Monday, 14 January 2013
Treat me rough
Rust and Bone: directed by Jacques Audiard; written by Jacques Audiard and Thomas Bidegain
Oftentimes, when a filmmaker is both writer and director of the work he creates the relationship between the script and the direction is so soldered that trying to separate them might pose a problem. Rust and Bone is different. Audiard’s latest emanates from a controlled, simple, sensitive screenplay and then benefits from a bare, natural, easy direction. In Rust and Bone an often imperfect father and a sometimes stoic killer-whale trainer manage to find their way towards each other in a sometimes bizarre, but always effective romance. Stephanie, the killer whale trainer, loses both her legs in a freak accident and rough around the edges Ali does not use this affecting state of affairs to approach this woman with condescension or false sentiment or even express care. Instead, he engages with her on a plane that is basic. On some levels one might say he approaches her with coarseness. And, in the same way that Ali approaches a potentially affecting issue without affect Audiard approaches his sad story not with detachment but with a sense of being removed.
I shall (attempt to) qualify those claims.
The film opens WITH a father and his son on a journey making their way to somewhere. They are poor, finding discarded food on the bus is a joyful thing. And, still I never feel manoeuvred into inelegant sentimentalism (there is little, if anything, wrong with the use of sentimentality in artwork –let me stress, but it takes a fine creator to know how to use it and when to use it; there is sentimentality and then there is inelegantly used sentimentality). Those first four minutes are a great way of encapsulating the film which comes afterwards where, through it all as Ali and his son move in with his sister and her husband – a poor family just barely getting by but pragmatic about it – Audiard sets the scene and then turns to us and says, “Here is life. Tell me how it makes you feel.”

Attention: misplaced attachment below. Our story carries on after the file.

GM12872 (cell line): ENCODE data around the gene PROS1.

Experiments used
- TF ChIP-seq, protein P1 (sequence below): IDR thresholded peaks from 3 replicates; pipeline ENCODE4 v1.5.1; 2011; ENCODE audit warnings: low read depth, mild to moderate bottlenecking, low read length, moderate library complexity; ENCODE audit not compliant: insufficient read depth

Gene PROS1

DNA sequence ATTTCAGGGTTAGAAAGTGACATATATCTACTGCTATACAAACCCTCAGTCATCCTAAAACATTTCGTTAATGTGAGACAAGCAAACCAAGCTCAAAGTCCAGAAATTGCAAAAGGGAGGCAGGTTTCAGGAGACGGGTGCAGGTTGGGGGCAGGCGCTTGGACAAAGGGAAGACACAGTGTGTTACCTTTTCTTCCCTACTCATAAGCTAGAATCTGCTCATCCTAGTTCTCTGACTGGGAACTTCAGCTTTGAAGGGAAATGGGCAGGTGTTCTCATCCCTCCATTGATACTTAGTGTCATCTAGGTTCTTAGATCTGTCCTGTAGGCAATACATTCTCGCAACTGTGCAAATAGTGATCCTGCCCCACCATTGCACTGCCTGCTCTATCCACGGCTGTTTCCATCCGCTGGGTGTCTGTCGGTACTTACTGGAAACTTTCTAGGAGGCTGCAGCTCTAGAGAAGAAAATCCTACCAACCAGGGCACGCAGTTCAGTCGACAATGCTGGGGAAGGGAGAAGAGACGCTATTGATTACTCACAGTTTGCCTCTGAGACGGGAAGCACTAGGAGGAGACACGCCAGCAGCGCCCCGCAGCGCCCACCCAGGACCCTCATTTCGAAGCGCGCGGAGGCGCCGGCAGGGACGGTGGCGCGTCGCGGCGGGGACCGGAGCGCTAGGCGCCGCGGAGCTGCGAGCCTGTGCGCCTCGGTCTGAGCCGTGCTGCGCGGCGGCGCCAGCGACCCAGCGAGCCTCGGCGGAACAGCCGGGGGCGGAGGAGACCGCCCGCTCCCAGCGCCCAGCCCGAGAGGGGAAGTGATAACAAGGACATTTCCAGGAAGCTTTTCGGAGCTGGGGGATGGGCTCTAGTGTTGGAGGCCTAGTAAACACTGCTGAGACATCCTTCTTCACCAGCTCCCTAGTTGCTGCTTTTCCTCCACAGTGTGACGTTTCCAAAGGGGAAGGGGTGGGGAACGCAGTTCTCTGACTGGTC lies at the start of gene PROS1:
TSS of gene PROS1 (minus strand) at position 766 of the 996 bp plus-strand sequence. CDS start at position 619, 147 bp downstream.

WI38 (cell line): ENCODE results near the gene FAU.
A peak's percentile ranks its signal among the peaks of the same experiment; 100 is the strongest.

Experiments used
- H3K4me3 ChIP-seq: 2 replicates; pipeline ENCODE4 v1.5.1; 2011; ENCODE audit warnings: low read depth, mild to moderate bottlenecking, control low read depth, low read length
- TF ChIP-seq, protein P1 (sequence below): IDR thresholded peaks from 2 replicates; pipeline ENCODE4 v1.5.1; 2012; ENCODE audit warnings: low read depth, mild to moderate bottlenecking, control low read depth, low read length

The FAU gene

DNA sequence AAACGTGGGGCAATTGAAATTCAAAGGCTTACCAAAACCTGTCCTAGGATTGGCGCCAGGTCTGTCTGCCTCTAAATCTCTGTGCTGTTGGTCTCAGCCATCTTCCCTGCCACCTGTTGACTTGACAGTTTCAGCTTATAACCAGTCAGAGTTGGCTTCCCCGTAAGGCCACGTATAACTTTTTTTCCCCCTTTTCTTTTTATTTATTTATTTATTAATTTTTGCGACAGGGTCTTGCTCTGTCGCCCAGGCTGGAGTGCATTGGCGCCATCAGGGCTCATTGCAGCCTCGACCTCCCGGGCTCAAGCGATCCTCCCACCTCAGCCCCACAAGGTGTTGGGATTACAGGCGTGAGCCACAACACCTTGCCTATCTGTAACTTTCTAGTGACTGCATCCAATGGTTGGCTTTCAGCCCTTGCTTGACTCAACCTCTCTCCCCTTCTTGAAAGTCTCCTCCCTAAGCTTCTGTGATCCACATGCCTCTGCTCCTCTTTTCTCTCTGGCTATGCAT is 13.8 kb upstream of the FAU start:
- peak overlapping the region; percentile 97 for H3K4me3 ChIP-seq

And because the meat of the film insists in showing its hand as something free from complications (which the lives of these people are not) the onus is left on the actors to telegraph the impenetrability beneath. Cotillard with her eyes and natural cadence are as impressive as can be hoped for. Her Stephanie is often an enigma, but never mysterious for the no reason or to the point of no return, just unsolvable in the way that you never can truly know someone who has endured much pain. Ali may have endured great pain, too, but whereas Cotillard’s Stephanie responds with sombreness prickliness he responds with sometimes brutish denseness and Matthias Schoenaerts is astonishing to watch. As the main protagonist he is not encourage sympathy in the ways you’d imagine and his performance, like his costar, is firmly in touch with Audiard’s hope of not giving the audience an easy way out. These are rough, damaged persons – their tale cannot emanate unencumbered and palatable.
The film’s closing has elements that frustrate in ways. The final FINAL scene goes about its way with such little pomp to the point of being pat that it threatens to buckle under the weight of all that’s gone before – especially that which was immediately before. It does derail the easy charm of the film, but it does make the characters’ plights feel too incidental. Really, though, in the end, Rust and Bone manages to be affectively tender because of how brutally it observes its characters. Coolness in direction is not always the technique which works best but Audiard’s use of it is impressive here. When Ali is at his worst, when Stephanie is at her lowest Audiard does not Audiard does not force us to agree or to even to feel; his camera observes without judgement (but not without care) and the decision is left to us. Do we care? Are we moved? The film doesn’t coddle me and in that maintaining of distance it moves me more.